Gov. Mary Fallin, a Republican, announced in November that Oklahoma would not accept the Medicaid expansion funding, which was part of the health care law approved in 2010. The expansion was originally mandatory under the law, but the U.S. Supreme Court ruling on the law last year made it optional.
Under the law, the federal government will pay 100 percent of the expansion costs for the first three years and then a declining percentage until 2020, when the federal share will stay at 90 percent.
In Oklahoma, the federal share would be an estimated $8.6 billion through 2022, while the state share through that same period would be nearly $700 million.
The expansion of Medicaid to cover those with incomes up to 133 percent of the federal poverty line would mean 180,000 more Oklahomans would be eligible beginning next year.
Oklahoma Hospital Association members favor Medicaid expansion to offset the costs of uncompensated care and the hit they're going to take from a cut in Medicare hospital payments under the health care law.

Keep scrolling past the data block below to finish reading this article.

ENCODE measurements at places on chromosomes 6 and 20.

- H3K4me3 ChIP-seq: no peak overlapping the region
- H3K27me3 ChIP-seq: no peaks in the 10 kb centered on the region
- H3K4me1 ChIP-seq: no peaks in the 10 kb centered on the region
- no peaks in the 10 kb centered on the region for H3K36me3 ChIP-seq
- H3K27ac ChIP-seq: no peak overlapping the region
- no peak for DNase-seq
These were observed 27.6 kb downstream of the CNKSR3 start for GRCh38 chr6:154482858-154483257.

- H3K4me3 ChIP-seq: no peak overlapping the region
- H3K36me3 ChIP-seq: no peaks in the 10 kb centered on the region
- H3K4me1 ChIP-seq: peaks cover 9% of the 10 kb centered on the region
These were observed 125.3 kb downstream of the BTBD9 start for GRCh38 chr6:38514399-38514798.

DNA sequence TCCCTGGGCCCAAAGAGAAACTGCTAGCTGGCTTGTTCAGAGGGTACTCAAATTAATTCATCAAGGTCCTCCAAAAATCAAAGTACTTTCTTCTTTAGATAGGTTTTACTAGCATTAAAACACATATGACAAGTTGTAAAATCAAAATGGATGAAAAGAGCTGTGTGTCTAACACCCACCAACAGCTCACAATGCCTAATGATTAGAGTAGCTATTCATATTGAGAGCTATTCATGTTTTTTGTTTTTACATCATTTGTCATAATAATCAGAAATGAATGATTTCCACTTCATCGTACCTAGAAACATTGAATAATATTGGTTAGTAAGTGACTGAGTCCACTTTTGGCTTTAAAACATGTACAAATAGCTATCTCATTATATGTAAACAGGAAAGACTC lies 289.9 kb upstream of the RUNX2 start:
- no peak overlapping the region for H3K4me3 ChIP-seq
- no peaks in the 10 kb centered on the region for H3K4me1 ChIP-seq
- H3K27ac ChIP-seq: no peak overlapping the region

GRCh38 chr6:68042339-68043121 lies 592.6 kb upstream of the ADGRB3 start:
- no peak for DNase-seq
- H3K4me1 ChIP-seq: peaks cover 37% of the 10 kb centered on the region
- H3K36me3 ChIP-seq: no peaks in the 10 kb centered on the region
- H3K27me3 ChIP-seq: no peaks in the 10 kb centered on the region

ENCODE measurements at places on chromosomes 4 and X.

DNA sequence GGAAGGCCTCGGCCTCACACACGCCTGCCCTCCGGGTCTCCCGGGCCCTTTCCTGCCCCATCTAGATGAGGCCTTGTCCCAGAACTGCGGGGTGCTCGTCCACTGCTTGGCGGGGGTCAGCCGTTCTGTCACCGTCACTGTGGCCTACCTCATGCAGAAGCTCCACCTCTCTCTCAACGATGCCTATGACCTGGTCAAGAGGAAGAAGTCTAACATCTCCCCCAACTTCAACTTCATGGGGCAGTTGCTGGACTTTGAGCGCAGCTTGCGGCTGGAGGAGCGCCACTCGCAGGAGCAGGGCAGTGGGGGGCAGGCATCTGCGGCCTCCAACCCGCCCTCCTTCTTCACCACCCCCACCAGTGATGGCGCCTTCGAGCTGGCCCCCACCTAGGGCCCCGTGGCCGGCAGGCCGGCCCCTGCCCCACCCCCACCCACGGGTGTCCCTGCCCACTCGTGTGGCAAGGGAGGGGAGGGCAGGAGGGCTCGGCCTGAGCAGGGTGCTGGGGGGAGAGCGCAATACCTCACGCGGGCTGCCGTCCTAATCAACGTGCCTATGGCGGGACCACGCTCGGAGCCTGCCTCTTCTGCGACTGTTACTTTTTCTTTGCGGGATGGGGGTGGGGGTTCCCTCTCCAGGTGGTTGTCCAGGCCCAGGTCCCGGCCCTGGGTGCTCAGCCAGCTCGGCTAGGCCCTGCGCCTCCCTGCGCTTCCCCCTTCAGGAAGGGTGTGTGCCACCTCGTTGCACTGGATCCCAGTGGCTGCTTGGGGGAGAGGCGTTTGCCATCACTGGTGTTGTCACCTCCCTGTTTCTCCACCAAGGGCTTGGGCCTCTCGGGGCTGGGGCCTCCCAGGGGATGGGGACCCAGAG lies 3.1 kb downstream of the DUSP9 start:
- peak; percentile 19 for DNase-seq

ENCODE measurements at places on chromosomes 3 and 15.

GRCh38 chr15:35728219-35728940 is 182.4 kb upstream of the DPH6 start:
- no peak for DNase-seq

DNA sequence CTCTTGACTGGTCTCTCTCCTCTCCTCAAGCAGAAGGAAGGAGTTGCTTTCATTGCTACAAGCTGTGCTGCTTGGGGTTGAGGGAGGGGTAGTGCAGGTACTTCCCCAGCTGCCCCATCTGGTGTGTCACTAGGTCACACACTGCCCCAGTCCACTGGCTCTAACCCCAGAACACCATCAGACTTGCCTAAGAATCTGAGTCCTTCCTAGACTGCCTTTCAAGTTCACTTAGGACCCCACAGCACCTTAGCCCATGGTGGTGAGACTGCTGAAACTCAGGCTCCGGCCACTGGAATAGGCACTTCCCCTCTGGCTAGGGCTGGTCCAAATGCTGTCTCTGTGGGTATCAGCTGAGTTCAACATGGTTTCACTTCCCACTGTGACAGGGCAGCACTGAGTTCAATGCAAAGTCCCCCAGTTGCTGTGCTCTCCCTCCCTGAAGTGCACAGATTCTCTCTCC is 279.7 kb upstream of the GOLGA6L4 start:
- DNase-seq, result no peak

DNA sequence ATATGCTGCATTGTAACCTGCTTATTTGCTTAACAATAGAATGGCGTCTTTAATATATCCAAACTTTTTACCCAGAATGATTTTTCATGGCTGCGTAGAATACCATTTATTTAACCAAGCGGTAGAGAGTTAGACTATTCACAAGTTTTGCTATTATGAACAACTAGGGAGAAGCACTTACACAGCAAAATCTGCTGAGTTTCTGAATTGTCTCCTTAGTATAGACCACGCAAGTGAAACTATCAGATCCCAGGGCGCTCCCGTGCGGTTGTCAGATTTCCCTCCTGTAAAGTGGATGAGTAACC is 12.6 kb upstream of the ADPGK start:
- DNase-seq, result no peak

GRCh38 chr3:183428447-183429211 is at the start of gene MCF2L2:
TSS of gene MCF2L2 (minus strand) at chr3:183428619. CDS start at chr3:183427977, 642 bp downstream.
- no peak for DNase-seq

Patti Davis, executive vice president of the hospital association, said Tuesday that the goal of the public relations campaign is “to encourage Oklahomans to accept the federal money that is ours in order to fund health care for the uninsured in Oklahoma.”
She said the extent of the campaign is still evolving.
Fallin has said she wants to find innovative ways to provide more health care coverage in the state, and the Oklahoma Health Care Authority is paying a consulting firm $500,000 for ideas. Arkansas hopes to win approval from the Obama administration for a plan to use Medicaid expansion money to allow eligible residents to buy private insurance.
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